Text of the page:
Why afraid to discuss Depression
Talk about mental illness and depression is on the rise. A serious health problem that results in a persistent feeling of sadness and loss of interest. No one care to discuss. It’s a medical condition that affects around one out of ten people at some point in their life’s. The onset is usually during adolescent years.
Unfortunately Parents are still in the dark. Unaware of signs that their child is struggling. Like this quote explain how your youth maybe feeling. “I can’t eat and I can’t sleep. I’m not doing well in terms of being a functional human, you know?” ― Ned Vizzini
No One Talk about Depression
Experts still debate as to the causes of depression and even more, in many cases teenage depression might go unnoticed for years. According to data from the Harvard Medical School, about 8% of US teens experience symptoms of depression before they reach adulthood.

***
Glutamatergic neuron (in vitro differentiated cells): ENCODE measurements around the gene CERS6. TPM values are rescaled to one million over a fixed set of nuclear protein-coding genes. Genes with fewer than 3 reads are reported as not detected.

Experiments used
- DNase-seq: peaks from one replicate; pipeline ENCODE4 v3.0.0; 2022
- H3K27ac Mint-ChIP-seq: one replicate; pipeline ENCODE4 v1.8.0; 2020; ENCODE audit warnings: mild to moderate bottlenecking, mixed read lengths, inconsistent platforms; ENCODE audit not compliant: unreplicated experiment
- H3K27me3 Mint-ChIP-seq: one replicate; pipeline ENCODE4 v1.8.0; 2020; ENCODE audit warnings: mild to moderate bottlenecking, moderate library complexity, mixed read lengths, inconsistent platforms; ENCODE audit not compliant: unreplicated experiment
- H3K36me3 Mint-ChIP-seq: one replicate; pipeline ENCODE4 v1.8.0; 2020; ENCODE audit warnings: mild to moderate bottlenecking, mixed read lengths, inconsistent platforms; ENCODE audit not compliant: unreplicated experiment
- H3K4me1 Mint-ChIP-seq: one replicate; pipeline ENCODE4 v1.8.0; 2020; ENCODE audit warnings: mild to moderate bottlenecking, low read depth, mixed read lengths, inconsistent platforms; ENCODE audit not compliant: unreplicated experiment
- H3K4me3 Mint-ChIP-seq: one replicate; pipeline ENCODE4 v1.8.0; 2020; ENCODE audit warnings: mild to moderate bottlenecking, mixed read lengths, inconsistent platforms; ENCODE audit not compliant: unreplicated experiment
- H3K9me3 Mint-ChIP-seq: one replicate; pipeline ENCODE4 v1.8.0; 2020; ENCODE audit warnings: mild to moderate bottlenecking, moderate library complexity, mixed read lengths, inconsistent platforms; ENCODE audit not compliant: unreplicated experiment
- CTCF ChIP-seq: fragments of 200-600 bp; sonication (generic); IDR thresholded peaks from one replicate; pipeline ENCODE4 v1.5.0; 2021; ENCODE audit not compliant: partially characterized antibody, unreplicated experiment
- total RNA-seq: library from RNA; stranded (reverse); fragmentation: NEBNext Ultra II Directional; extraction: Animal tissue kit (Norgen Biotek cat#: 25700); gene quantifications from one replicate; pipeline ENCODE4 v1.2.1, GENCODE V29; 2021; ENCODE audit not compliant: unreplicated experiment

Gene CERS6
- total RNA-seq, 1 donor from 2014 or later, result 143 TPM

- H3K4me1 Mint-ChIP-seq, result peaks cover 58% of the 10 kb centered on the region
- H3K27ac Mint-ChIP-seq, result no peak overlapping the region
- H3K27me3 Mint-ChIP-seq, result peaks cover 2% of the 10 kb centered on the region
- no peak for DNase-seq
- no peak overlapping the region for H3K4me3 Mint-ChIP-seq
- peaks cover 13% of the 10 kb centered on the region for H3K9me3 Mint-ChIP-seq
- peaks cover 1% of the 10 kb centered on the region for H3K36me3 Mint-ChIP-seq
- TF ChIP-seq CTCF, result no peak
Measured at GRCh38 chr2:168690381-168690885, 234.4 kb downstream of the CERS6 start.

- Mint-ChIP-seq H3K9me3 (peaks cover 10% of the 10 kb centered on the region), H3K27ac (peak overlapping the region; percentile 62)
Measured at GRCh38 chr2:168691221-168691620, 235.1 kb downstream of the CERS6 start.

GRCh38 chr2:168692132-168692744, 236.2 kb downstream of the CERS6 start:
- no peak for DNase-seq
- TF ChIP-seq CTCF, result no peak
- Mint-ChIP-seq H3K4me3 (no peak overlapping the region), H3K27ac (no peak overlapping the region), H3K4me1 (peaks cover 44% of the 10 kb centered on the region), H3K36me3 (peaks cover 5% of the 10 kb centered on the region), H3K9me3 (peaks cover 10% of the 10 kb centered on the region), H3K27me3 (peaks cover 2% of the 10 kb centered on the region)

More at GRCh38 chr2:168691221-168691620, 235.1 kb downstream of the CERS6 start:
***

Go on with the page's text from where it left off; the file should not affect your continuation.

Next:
Another research suggests that the percentage of teens, who suffer or have suffered from depression at any given time is closer to 15%. The problem is that depression is hard to understand and even more difficult to identify. What separates depression from normal sadness is its duration – it’s a constant emotional state that also comes with various behavioral and social signs. In USA Today Doctor urges more screening for teens by Primary Care Doctors.
No one want to talk
Teen depression remains unnoticed until it’s too late. Adolescents are particularly sensitive to being “different” and might try to hide their symptoms. Refusing to go to a specialist. Fear or embarrassment often, parents and friends are the last to learn. Even after the troubled teen had committed an act of self-harm. Families and friends often mistake teenage depression as signs of normal “grumpy” behavior. Build trust with your kids!
Posted on LinkedIn Pulse